I remember the first time I saw a wild water buffalo in the Kaziranga National Park. It wasn’t exciting in the least—I was waiting to catch sight of tigers, rhinos, bears. Instead here was a great big buffalo lazing in a swamp. Twenty years later,and perhaps wiser, I realise that I am not alone. The resemblance to their domestic seers has placed them at the bottom of the viewer’s list and this perpetual neglect has in turn, pushed an entire species to the edge of extinction.
In 1986, the International Union for the Conservation of Nature(IUCN) listed the Asiatic Wild Water Buffalo (Bubalusarnee) as endangered in its Red List, as the remaining population totals less than 4,000, with an estimate of fewer than 2,500 mature individuals (IUCN, 2008). A more recent, 2013 IUCN report states that the highest ranking state is Assam with about 3,000 bovines.
Although the Wild Water Buffaloes may bear a likeness to their domestic counterparts, they are much bigger in size reaching a height of six feet and weighing between 700 and 1200 kg. They possess massive chests, with rather short legs. Ranging from ash grey to murky black, both sexes sport coarse, long and sparse hair on their haunches. A little tuft on the forehead and a bushy tail-tip is also not uncommon. Their large and splayed hooves help them move around in muddy water bodies.
The most striking feature of these bovines are however, the long, crescent shaped horns of the males, stretching close to 5 feet (1.5 meters) in length with deep crests on their surface. Extending sideways from the skull, the horns curve backwards in a majestic bow. In the Indian buffalo, the horns often curve in a semicircle, while those from Thailand and Cambodia have horns that spread much more to the side with minimal curvature at the tips. Females possess comparatively smaller horns.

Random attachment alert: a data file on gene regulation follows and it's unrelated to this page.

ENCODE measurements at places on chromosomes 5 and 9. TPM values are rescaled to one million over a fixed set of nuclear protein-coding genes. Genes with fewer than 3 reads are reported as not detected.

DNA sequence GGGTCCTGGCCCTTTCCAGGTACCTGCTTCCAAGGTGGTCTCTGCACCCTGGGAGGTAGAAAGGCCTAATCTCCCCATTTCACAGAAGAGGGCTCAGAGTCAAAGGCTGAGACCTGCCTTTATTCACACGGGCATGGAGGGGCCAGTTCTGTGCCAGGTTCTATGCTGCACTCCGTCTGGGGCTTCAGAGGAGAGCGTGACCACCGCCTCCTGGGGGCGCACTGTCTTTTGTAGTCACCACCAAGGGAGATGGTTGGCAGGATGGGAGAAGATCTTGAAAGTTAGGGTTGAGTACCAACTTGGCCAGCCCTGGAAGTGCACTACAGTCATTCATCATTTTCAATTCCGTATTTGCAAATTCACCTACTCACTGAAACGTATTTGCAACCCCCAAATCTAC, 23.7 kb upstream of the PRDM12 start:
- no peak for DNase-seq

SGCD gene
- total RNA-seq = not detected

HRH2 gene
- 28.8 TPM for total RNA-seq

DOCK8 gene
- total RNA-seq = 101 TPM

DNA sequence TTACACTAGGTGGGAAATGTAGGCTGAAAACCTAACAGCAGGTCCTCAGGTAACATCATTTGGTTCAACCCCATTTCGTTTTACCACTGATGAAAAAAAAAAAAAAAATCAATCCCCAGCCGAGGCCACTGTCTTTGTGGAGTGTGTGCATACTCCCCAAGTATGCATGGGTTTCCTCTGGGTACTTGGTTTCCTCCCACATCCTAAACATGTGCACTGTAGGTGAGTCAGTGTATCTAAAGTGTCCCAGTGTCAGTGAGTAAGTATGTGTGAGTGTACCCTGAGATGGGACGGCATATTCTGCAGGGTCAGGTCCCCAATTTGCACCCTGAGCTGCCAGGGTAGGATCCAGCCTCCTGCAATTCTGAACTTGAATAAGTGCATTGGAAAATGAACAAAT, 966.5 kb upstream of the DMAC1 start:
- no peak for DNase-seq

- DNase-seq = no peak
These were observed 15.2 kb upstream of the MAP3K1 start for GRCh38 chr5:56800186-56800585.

The Asiatic Wild Water Buffalo spends most of its time submerged in murky waters or wallowing in mud as it protects them from biting insects. These timid bovines are seen in small to medium herds, often led by an adult female. The calves follow the females with the remaining adults at the rear. They are known to be exceptionally protective of their young and when threatened the females form a protective line in front of the herd.
Asiatic wild water Buffaloes are endemic to India’s tropical wet grasslands and densely vegetated river valleys. Apart from India, they are also found in Nepal, Cambodia, Bhutan and Thailand. Although records indicate their presence in Pakistan, Bangladesh, Laos and Vietnam, today they are exterminated in these regions.
Assam houses the major population in India, followed by Arunachal Pradesh and Meghalaya. A small population is also found scattered in Chhattisgarh, Madhya Pradesh and Odisha. In Assam, the species is found in Manas, Laokhowa and Dibru-Saikhowa Sanctuary apart from Kaziranga National Park.